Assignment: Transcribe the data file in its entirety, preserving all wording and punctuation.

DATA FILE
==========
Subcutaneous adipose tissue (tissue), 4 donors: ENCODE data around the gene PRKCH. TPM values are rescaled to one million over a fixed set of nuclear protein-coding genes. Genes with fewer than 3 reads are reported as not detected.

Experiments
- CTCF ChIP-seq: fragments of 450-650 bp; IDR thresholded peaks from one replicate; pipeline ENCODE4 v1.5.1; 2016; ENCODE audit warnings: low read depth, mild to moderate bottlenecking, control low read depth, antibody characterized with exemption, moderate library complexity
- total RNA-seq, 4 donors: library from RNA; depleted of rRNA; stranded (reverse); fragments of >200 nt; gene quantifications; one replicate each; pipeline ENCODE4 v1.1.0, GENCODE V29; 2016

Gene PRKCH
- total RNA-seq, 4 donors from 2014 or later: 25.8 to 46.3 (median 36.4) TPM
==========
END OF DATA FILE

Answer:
Subcutaneous adipose tissue (tissue), 4 donors: ENCODE data around the gene PRKCH. TPM values are rescaled to one million over a fixed set of nuclear protein-coding genes. Genes with fewer than 3 reads are reported as not detected.

Experiments
- CTCF ChIP-seq: fragments of 450-650 bp; IDR thresholded peaks from one replicate; pipeline ENCODE4 v1.5.1; 2016; ENCODE audit warnings: low read depth, mild to moderate bottlenecking, control low read depth, antibody characterized with exemption, moderate library complexity
- total RNA-seq, 4 donors: library from RNA; depleted of rRNA; stranded (reverse); fragments of >200 nt; gene quantifications; one replicate each; pipeline ENCODE4 v1.1.0, GENCODE V29; 2016

Gene PRKCH
- total RNA-seq, 4 donors from 2014 or later: 25.8 to 46.3 (median 36.4) TPM